An identity element is a number that, when used in an operation with another number, results in the same number. The additive and multiplicative identities are two of the earliest identity elements people typically come across; the additive identity is 0 and the multiplicative identity is 1.
Identity property of addition
The identity property of addition states that the sum of 0 and any other number is that number. This is because adding nothing to any number just leaves the same number, since 0 has no magnitude. It can be written as follows, where a is a variable that represents any number.
a + 0 = 0 + a = a
Any value can be substituted for a. It doesn't matter how large or small the number. Adding 0 (or subtracting 0 for that matter) will result in the same number.
1. a = 12:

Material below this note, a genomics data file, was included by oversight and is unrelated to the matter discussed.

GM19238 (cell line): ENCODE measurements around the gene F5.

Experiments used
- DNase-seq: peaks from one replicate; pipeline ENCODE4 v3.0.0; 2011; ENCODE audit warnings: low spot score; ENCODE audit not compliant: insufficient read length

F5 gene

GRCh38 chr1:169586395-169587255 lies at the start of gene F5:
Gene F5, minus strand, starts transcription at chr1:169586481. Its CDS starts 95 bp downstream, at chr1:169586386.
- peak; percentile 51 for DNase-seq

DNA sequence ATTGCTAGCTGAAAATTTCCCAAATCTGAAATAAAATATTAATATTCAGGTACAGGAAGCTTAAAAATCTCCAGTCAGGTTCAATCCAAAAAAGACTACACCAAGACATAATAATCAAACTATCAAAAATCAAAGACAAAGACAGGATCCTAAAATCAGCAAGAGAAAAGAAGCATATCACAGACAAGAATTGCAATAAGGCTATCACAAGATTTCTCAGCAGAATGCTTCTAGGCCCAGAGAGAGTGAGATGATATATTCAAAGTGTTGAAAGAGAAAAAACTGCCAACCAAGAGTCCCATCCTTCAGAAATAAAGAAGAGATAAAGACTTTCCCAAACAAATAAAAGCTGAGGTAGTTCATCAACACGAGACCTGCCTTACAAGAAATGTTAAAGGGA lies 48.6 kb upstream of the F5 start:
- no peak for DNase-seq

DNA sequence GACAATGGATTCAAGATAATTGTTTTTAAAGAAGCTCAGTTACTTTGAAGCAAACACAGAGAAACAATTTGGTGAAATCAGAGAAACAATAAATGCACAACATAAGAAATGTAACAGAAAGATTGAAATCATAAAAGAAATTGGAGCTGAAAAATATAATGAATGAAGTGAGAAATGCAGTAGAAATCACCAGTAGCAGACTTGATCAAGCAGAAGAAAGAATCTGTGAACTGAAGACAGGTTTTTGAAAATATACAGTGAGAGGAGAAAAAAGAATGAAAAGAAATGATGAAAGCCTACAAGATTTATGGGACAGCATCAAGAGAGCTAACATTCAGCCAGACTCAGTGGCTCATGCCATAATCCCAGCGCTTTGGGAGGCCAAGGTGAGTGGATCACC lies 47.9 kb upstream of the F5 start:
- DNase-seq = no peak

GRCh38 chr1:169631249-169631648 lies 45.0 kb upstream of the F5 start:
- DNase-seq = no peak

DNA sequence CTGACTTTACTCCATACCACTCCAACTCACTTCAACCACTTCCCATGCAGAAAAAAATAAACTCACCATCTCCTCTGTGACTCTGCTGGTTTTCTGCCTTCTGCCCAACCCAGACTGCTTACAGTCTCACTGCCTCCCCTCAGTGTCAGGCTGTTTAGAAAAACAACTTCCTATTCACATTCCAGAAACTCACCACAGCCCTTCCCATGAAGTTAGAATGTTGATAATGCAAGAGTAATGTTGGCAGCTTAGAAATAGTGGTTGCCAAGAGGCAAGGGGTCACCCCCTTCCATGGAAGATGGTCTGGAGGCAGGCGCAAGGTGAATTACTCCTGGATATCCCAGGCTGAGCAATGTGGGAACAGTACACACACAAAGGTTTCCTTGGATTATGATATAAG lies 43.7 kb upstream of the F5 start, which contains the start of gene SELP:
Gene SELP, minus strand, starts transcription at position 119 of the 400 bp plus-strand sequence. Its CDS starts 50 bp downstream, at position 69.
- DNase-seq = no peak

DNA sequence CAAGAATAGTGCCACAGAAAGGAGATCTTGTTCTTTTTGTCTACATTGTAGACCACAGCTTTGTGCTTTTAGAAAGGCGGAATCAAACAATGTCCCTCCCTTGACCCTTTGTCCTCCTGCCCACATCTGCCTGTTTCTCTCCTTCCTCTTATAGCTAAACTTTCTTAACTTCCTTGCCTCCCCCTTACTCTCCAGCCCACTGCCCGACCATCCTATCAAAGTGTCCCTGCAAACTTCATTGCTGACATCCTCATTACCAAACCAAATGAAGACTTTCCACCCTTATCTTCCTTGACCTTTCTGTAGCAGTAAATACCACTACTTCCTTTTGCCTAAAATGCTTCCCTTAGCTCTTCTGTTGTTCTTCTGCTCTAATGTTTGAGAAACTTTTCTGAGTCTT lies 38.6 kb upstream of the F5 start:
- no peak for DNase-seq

12 + 0 = 12
2. a = 456,756,821:
0 + 456,756,821 = 456,756,821
One way to visualize the identity property of addition is to use objects to represent addition. Adding 0 objects to any number of objects just leaves the same number of objects. The figure below represents the addition problem 3 + 0.
Identity property of multiplication
The identity property of multiplication states that the product of 1 and any number equals that number. It can be written as follows, where a is any number.
a × 1 = a
1. a = 8:
12 × 1 = 12
2. a = 3,452,789:
3,452,789 × 1 = 3,452,789
One way to visualize the identity property of multiplication is through the use of arrays. We can think of the identity property of multiplication as an a × 1 array, where a is any number. Regardless whether we have an an a × 1 array or a 1 × a array, there will be the same number of objects in the array since there is no way to organize a group of objects being multiplied by 1 such that the number of objects changes. The figure below depicts the multiplication problem 1 × 4 or 4 × 1.